McCarthy points out that Gingrich didn’t talk much about how to win the war, which Gingrich said could be even longer than the Cold War. This is the point on which I worry. I think Gingrich’s strength is analyzing problems, getting to the heart of the matter. I am not convinced that he is tough enough to lead such a war. Look how he collapsed in the face of attacks by Democrats when he was Speaker of the House. He did a great job leading the Republicans to win the majority, and a pretty poor job of cementing his victory and overcoming his foes. I think the following is McCarthy’s opinion, not his reporting on Gingrich’s speech:

Debate over all of this[how to win]  is essential. The crucial point is that we must have the debate with eyes open. It is a debate about which Gingrich has put down impressive markers: The main front in the war is not Afghanistan or Iraq but the United States. The war is about the survival of Western civilization, and we should make no apologies for the fact that the West’s freedom culture is a Judeo-Christian culture — a fact that was unabashedly acknowledged, Gingrich reminded his audience, by FDR and Churchill. To ensure victory in the United States we must, once again, save Europe, where the enemy has advanced markedly. There is no separating our national security and our economic prosperity — they are interdependent. And while the Middle East poses challenges of immense complexity, Gingrich contended that addressing two of them — Iran, the chief backer of violent jihad, and Saudi Arabia, the chief backer of stealth jihad — would go a long way toward improving our prospects on the rest.

Most significant, there is sharia. By pressing the issue, Newt Gingrich … gives us a metric for determining whether those who would presume to lead us will fight or surrender.

I went to Gingrich’s website to see his positions on sharia-related matters. He’s solid. Here’s a recent article, No Mosque at Ground Zero, which includes this vital point:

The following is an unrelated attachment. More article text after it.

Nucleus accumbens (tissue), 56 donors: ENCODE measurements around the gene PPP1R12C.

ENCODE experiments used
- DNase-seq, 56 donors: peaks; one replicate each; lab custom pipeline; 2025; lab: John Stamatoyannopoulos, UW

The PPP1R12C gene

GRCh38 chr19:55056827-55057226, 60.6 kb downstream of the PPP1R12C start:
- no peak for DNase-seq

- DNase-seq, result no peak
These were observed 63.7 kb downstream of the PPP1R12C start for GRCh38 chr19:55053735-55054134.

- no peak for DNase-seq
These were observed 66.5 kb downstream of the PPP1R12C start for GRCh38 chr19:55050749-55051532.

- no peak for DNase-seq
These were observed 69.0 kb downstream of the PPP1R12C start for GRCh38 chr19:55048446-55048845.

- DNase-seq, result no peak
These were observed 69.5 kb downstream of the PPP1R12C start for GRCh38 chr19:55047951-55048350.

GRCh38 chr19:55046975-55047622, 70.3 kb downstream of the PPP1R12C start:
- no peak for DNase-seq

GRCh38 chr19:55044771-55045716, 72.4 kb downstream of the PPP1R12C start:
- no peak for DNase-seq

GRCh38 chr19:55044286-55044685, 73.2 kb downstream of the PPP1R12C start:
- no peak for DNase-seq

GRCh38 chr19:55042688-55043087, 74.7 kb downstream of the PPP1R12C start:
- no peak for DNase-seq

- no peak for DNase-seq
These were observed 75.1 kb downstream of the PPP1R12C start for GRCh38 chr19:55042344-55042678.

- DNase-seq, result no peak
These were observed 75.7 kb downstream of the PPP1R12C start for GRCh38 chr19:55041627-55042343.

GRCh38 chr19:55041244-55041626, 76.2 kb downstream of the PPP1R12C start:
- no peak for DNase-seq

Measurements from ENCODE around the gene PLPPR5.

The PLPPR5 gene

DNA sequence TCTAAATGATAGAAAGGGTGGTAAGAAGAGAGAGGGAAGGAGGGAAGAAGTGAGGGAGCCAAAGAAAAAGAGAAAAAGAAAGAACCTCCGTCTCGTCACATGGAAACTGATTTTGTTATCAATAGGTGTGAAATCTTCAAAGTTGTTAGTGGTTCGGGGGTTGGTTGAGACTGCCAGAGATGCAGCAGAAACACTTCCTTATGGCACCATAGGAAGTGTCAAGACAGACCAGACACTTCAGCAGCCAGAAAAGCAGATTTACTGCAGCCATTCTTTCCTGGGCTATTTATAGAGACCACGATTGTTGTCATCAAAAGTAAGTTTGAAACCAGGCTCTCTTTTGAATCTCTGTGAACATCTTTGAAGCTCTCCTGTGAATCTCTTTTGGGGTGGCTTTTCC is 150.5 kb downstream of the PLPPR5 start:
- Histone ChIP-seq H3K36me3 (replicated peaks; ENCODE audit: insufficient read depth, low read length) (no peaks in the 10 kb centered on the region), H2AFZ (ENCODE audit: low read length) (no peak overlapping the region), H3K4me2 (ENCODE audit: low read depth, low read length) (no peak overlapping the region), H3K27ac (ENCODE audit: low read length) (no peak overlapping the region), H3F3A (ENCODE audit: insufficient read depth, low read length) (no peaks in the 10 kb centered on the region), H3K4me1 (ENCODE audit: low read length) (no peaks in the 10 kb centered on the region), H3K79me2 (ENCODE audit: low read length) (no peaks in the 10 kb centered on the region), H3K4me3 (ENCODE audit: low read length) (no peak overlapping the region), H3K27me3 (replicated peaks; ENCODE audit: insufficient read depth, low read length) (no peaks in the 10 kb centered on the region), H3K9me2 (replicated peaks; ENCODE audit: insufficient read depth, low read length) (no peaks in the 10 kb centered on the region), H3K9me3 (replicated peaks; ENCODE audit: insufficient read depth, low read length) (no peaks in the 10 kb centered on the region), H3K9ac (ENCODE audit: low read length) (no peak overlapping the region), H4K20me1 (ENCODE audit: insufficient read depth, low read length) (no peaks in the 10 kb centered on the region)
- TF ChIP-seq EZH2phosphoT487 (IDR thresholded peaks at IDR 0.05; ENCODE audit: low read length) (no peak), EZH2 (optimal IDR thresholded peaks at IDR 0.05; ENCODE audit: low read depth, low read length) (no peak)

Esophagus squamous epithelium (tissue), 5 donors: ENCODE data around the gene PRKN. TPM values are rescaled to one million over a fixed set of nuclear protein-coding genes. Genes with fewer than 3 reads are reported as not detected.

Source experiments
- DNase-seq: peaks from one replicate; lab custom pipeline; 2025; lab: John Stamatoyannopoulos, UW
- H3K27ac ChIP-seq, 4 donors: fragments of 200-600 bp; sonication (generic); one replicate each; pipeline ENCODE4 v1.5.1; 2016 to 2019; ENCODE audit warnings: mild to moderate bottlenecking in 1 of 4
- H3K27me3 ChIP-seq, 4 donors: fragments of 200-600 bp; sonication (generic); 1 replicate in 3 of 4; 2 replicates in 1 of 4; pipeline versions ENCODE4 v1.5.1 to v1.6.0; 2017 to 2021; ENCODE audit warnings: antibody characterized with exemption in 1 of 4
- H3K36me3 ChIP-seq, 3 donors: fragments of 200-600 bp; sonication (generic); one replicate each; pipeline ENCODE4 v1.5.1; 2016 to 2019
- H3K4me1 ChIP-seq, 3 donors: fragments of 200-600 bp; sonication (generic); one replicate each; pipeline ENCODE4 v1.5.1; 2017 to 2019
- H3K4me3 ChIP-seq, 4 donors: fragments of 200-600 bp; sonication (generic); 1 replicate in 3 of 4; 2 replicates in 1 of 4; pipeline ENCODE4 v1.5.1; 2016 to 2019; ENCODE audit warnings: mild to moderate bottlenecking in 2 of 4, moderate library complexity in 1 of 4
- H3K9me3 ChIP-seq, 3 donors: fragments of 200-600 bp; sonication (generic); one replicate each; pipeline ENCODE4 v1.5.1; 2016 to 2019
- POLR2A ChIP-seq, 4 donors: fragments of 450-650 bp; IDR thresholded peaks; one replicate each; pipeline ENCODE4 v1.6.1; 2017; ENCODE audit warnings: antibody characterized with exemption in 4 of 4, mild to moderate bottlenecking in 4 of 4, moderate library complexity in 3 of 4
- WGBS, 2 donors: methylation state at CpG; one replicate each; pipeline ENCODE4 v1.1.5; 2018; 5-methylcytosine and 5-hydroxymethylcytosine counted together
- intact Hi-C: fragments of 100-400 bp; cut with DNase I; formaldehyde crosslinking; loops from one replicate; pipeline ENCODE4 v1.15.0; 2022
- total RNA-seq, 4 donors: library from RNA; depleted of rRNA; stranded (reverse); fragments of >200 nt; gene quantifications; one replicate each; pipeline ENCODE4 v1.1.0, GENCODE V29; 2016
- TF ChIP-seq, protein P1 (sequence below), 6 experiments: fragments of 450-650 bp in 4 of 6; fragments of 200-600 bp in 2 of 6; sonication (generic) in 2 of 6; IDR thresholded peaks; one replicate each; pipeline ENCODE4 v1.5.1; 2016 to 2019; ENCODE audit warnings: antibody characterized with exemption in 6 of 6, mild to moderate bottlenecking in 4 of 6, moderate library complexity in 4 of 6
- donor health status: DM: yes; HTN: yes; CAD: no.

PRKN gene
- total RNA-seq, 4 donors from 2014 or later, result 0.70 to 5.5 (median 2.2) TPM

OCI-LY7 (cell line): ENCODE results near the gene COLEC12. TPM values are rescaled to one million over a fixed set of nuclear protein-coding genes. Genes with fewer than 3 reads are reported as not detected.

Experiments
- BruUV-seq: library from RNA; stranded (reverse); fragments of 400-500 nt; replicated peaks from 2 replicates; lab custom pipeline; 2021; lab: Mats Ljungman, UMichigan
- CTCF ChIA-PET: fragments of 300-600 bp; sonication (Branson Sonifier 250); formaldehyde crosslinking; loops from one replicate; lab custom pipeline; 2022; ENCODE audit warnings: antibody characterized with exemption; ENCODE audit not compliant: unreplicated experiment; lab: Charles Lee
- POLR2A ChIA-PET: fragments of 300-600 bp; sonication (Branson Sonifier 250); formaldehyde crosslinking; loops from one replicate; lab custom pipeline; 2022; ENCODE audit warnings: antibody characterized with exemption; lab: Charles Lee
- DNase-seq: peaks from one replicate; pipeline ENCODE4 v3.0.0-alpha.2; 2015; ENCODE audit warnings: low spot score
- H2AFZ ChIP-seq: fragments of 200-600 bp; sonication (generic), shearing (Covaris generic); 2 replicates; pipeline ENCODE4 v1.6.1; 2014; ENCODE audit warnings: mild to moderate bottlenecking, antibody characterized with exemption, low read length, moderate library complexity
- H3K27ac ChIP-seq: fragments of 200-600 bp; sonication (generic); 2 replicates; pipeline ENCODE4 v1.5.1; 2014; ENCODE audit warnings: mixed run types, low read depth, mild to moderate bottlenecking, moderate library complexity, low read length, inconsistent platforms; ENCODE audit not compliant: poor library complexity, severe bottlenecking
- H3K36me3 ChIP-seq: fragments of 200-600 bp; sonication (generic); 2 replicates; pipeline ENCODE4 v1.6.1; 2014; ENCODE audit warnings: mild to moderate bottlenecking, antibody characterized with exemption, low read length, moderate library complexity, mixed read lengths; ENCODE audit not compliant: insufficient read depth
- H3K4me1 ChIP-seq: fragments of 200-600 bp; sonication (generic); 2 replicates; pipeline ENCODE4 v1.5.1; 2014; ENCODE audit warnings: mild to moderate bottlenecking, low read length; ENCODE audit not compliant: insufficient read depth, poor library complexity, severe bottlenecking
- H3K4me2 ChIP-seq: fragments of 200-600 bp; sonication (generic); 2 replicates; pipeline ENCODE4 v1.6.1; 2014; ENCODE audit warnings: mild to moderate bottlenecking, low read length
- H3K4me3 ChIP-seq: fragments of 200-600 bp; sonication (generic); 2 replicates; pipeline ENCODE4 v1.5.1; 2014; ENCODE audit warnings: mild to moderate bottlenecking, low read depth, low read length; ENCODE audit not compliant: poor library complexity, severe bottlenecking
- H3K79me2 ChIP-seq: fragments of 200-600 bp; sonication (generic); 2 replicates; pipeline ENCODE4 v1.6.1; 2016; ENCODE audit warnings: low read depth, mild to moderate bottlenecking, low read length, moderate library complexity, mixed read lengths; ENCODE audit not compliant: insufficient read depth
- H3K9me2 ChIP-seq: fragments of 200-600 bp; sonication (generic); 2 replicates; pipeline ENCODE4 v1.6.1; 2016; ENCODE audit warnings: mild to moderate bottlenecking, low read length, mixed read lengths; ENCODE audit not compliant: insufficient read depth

In a deliberately dishonest campaign exploiting our belief in religious liberty, radical Islamists are actively engaged in a public relations campaign to try and browbeat and guilt Americans (and other Western countries) to accept the imposition of sharia in certain communities, no matter how deeply sharia law is in conflict with the protections afforded by the civil law and the democratic values undergirding our constitutional system.

He goes through a number of cases, many of which we’ve reported here, of stealth jihad and authorities backing down in the fact of Muslim demands. And he closes with these words on the ground-zero mosque:

We need to have the moral courage to denounce it. It is simply grotesque to erect a mosque at the site of the most visible and powerful symbol of the horrible consequences of radical Islamist ideology. Well-meaning Muslims, with common human sensitivity to the victims’ families, realize they have plenty of other places to gather and worship. But for radical Islamists, the mosque would become an icon of triumph, encouraging them in their challenge to our civilization.

Apologists for radical Islamist hypocrisy are trying to argue that we have to allow the construction of this mosque in order to prove America’s commitment to religious liberty. They say this despite the fact that there are already over 100 mosques in New York City.

In fact, they’re partially correct—this is a test of our commitment to religious liberty. It is a test to see if we have the resolve to face down an ideology that aims to destroy religious liberty in America, and every other freedom we hold dear.

I’ll be interested to see if he develops some specific policies on how to combat stealth jihad. Will he know the refugee resettlement program has to be reformed to keep out jihadist, stealth and otherwise? Will he make recommendations on immigration policy? (Maybe he has; I haven’t researched this.) Will he call for changes in our federal, state and local laws to make it possible to treat Islam as a political movement rather than a religion? We’ll see.

One last comment. Gingrich apparently didn’t touch on this, and neither does McCarthy. But I think it’s important to use the power of Christianity’s message to convert as many Muslims as possible. I’ve read of large numbers of Muslims in the Middle East being converted, some of them secretly. The message that resonates with Muslims is this: Islam is about hate and revenge and punishment. Christianity is about love and forgiveness.

A religious tactic like this would be difficult for a politician to promote. But I believe it is the key to the war. One reason communism collapsed when it did is that the people who lived under that system had lost all their faith in it. It was rotting from within. And our government had helped that happen, in a variety of ways. I’m not sure how such a missionary effort to Muslims could be official policy. Maybe it has to be done entirely privately. But it must be done, and I would like commentators like Andy McCarthy to include this as one tactic in the war.